FatCamera via Getty Images
SimplyMui via Getty Images
Largely speaking, race is not something that tends to bother very young children. So when I discovered that my four-year-old daughter and two-year-old son were the only black children in their new preschool, I wasn't sure how to feel.
Ray Tamarra via Getty Images
Dear white women, you do not speak for me. You are not the standard for representing all "wombn," especially in Quebec. You need to stop appropriating. If you truly are committed to progressing the natural birth movement, you will focus on understanding and addressing your individual and collective place of privilege and embedded assumption of white supremacy.
Hero Images via Getty Images
What Rachel does not seem to understand is the black experience is beyond liking some photos in a magazine. It's beyond waking up in the morning one day and completely changing your look. It does not include spending hours at a tanning salon, frizzing your hair to get tight curls and going to a Historically Black College or University. Walk in our shoes and feel the sting of being called the N-word. Tell us how much you want to be black when you are in an elevator, and a white person holds onto their purse so tightly as if the only purpose you have in life is to take something from them.
Pacific Press via Getty Images
It's exhausting having to constantly point out privilege, what it is, how it operates and how it's insidious and thus extremely hard to see or understand when you have so much of it; which is precisely why even those feminists with the best intentions can get caught up defending their own story instead of listening to the stories of those more oppressed.
narvikk via Getty Images
I'm a white woman who has spent my life advocating for women's rights in Afghanistan. Unapologetic for my lack of shared ethnicity with those I have strived to defend, I've heard an array of logic-bending criticisms, from subtle critiques veiled in the buzzwords of post-modernism, like the suggestion that all development workers inherently occupy a 'hegemonic' position, to less creative and cruder name calling.
Chris So via Getty Images
There can be no full comprehension of contemporary racism without an understanding and acknowledgement of its historical, colonial roots. Put simply, contemporary racism is historical racism; it is just a continuation and adaptation in another form, another guise of policies, strategies, systems.
AndresGarciaM via Getty Images
I do not want to rush to the defence of a person whose work I am familiar with and now finds himself facing an assault charge and three counts of mischief. I do not condone violence. However, the real noted Canadian activist and journalist, Andray Domise - my friend - is quite different than the one I see projected in the media.
wildpixel via Getty Images
Freedom of speech does not only protect one's right to be offensive, it also protects individual and communities' right to express their diversity. By staging the debate, focusing on anti-trans and anti-black freedom of speech, the University of Toronto is inflaming the toxic environment its trans and racialized students are facing.
You don't have to look very far these days to challenge the melting pot idea. All that is needed is a glimpse at the racial divisions that have marked the 2016 United States presidential election and others prior. In fact, those who boast about the American melting pot are generally thinking about the successful assimilation of white Americans in a society with perpetual racial divisions than run deep across the country.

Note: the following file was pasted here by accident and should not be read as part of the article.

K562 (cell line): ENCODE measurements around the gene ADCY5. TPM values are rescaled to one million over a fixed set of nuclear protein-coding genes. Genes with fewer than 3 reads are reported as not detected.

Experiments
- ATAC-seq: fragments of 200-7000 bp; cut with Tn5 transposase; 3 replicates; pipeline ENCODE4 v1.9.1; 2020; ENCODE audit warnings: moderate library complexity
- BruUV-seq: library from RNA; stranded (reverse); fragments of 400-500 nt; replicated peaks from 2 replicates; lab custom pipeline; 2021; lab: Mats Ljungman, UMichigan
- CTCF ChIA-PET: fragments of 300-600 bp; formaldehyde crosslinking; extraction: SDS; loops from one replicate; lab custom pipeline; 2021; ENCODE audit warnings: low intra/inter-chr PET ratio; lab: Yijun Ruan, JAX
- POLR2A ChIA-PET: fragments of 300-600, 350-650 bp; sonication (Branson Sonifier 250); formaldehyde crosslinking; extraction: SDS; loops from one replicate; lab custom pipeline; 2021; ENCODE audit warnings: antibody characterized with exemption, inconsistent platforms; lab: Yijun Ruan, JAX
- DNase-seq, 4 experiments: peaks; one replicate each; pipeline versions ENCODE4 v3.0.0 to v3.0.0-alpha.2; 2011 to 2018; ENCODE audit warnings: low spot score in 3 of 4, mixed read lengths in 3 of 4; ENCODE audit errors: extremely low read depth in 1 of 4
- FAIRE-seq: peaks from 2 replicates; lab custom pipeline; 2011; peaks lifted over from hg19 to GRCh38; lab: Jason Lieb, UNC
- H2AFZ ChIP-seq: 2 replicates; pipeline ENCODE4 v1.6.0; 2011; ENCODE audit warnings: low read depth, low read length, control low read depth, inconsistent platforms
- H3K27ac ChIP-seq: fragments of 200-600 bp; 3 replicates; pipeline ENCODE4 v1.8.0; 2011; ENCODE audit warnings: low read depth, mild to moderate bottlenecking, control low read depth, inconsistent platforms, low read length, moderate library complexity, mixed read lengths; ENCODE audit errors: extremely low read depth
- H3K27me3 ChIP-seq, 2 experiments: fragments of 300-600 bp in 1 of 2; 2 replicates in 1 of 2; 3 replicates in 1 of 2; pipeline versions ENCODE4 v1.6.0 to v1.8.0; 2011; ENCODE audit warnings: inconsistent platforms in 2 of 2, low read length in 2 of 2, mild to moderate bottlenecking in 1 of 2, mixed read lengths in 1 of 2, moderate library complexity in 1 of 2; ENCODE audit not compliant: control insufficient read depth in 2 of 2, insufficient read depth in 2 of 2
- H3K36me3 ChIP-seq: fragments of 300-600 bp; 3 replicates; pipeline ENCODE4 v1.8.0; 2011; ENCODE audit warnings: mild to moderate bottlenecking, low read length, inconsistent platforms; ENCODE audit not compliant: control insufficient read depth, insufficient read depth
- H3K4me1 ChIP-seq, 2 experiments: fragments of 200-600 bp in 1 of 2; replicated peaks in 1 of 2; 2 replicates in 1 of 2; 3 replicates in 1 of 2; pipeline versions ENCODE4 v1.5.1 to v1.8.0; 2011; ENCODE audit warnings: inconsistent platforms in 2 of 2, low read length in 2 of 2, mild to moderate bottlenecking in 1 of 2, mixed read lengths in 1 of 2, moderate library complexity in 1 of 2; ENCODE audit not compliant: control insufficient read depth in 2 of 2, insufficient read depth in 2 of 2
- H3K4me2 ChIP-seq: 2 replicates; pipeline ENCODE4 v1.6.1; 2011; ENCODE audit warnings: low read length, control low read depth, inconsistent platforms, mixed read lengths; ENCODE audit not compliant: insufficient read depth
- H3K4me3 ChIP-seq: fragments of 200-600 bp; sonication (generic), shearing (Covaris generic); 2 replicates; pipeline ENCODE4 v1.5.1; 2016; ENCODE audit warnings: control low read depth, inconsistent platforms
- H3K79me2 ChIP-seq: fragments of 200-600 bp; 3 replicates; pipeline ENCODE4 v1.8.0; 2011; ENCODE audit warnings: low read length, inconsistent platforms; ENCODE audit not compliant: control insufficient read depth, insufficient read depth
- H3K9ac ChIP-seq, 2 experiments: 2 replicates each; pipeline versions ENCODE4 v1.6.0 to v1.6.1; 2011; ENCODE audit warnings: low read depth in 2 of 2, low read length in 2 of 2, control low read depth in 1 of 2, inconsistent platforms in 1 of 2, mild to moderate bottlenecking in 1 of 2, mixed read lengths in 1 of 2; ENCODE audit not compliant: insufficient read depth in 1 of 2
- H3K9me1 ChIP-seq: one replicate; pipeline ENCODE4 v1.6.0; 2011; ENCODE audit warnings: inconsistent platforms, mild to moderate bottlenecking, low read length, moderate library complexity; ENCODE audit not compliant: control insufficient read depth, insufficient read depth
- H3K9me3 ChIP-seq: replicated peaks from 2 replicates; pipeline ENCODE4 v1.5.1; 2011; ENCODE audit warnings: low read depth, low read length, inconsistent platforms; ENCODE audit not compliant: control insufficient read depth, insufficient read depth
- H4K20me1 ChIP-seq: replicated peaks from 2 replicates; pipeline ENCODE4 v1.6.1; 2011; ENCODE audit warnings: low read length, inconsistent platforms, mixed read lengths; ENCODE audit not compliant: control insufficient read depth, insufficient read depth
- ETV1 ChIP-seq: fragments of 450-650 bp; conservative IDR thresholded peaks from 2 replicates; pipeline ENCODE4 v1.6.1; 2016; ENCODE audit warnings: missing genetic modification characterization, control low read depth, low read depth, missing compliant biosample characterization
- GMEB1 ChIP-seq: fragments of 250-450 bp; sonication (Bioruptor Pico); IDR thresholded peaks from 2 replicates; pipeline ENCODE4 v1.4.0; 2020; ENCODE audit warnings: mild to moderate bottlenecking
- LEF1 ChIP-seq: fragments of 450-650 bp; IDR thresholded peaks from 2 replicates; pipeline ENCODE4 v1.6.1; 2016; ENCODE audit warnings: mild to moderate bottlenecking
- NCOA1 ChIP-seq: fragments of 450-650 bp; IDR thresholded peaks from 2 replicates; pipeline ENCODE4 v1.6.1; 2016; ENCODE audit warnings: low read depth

Photograph by Justin Bonaparte via Getty Images
Since Black Lives Matter Toronto's sit-in during Pride 2016, many of you have shown woeful levels of misunderstanding of where our community as a whole sits with the police. I've heard several of you say that the police don't pose a threat to LGBT people, because we've made "progress." "The bathhouse raids were 35 years ago. Everything is fine now between LGBT people and the police!" is how the argument goes, as if conflict between police and LGBT people is a thing of the past. What you mean to say is that your battle for your rights (which did not include an agenda for LGBT people of colour) was already hard fought decades ago.
mathisworks via Getty Images
When it comes to black people, our hair, just like our skin tones, aren't a one type fits all kind of deal. And for far too long, in both our homes and in our communities, we've allowed hair discrimination to affect ourselves, and our future generations in more harmful ways than we think.
Bloomberg via Getty Images
There are multiple ways to identify as a minority in Canada with language, ethnic, religious and/or racial/racialized status amongst the principal basis. Even if in certain situations you identify as a minority, that may not be how you're seen by others and/or how you feel in day-to-day interaction.
NBC via Getty Images
Donald Trump's apocalyptic acceptance speech at the Republican National Convention in Cleveland was easily the scariest political event I've ever witnessed outside of 1930s newsreels. As CNN's Anderson Cooper summed up: "He painted a dark and frightening picture of America, he talked about people being attacked by criminals, attacked by terrorists, betrayed by their leaders, the game is fixed. And he said he can be their voice." The thing about this tactic -- a far cry from conservative saint Ronald Reagan's inspirational "shining city on a hill" much less Obama's hope and change optimism -- is that it captures (and, yes, fuels) the zeitgeist of white America.
The fact that Ms. Jones loves herself -- the fact of her obvious confidence and the ease with which she speaks her mind -- well, that's an awful affront to the misogynists who expect a "woman like her," i.e. "not pretty enough" or light-skinned enough (in their tiny minds) to stay in the background with her mouth firmly shut.